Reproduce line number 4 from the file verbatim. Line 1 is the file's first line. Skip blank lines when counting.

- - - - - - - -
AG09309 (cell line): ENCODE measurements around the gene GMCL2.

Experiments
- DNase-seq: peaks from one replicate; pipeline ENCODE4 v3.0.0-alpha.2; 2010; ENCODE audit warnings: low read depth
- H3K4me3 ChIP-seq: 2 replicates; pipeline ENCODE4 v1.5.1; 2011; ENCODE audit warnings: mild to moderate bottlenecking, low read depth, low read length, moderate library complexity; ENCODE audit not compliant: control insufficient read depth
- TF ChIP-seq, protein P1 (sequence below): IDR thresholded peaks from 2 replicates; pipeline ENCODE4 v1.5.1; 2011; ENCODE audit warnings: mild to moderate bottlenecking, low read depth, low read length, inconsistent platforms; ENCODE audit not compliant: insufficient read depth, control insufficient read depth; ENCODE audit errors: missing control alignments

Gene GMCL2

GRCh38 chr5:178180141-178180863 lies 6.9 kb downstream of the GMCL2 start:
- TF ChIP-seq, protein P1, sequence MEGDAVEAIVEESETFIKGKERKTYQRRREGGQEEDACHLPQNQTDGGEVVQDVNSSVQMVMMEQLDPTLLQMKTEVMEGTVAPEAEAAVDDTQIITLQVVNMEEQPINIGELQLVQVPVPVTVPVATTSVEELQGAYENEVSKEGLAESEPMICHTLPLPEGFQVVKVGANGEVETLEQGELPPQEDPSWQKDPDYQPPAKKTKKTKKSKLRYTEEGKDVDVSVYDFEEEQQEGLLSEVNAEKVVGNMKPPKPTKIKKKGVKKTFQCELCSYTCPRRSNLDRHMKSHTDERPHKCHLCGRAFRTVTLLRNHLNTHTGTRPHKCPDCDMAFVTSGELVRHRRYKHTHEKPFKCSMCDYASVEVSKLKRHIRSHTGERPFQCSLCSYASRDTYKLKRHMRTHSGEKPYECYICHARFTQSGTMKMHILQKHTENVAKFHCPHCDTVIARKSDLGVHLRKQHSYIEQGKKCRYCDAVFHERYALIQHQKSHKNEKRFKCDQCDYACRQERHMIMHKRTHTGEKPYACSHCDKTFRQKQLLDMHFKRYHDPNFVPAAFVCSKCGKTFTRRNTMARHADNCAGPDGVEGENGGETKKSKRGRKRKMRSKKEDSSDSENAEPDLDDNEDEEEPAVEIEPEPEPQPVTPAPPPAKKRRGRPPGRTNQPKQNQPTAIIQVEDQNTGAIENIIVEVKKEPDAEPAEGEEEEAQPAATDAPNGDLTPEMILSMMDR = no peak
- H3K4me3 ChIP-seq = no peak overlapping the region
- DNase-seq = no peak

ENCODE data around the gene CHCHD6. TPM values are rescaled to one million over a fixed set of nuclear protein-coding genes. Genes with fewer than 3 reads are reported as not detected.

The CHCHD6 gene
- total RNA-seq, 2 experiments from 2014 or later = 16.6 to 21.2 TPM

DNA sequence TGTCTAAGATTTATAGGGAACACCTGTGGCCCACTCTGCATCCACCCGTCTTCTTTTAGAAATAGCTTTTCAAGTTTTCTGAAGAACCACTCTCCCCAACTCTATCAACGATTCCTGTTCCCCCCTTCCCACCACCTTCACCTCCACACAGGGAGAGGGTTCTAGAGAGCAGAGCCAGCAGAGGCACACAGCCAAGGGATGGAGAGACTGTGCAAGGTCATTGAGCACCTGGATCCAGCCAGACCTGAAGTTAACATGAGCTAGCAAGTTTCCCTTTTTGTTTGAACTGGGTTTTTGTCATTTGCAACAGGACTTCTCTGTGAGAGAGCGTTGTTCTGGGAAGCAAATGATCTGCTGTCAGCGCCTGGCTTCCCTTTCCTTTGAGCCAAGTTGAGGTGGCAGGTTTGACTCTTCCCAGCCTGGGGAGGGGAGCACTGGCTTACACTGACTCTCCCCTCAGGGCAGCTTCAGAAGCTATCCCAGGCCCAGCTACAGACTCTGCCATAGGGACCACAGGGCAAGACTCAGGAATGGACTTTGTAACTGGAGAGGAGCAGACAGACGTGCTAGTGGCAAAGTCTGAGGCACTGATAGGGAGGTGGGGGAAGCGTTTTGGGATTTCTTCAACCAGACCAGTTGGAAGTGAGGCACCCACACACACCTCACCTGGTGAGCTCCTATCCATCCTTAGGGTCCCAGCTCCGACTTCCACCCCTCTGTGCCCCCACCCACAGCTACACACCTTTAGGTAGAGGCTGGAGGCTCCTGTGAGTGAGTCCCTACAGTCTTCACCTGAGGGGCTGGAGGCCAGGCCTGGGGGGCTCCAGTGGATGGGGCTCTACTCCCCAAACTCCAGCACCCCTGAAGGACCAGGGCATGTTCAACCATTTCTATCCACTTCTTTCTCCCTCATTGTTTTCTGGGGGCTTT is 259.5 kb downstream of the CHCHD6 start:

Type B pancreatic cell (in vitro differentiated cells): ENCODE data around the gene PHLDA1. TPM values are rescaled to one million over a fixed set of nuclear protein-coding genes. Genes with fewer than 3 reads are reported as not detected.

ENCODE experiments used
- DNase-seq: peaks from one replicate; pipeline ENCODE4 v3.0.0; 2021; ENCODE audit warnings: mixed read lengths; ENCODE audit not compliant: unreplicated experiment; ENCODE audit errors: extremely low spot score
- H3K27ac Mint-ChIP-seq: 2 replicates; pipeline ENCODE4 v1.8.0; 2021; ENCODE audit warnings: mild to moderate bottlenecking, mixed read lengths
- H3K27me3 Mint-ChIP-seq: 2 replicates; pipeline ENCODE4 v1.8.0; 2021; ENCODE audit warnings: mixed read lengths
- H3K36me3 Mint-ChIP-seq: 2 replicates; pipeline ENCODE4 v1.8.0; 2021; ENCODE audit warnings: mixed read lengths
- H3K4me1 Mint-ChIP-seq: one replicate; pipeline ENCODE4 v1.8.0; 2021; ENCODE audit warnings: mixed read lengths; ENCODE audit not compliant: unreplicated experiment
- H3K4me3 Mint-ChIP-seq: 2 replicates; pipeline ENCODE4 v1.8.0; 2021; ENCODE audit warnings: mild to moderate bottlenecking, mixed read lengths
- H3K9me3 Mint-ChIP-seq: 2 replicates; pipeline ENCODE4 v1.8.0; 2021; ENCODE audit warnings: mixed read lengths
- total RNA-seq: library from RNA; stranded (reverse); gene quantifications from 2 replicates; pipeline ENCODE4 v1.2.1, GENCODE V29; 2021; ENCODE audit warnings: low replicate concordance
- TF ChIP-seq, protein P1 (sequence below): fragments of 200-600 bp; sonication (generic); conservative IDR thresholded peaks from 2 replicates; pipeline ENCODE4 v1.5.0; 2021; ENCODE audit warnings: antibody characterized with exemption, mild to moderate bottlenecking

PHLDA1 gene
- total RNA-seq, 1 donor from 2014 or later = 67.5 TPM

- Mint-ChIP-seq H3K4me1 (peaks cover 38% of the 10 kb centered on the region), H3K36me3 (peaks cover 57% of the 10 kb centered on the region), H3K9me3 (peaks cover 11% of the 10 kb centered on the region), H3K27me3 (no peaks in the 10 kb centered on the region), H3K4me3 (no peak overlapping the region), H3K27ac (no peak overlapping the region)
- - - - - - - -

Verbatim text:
- H3K4me3 ChIP-seq: 2 replicates; pipeline ENCODE4 v1.5.1; 2011; ENCODE audit warnings: mild to moderate bottlenecking, low read depth, low read length, moderate library complexity; ENCODE audit not compliant: control insufficient read depth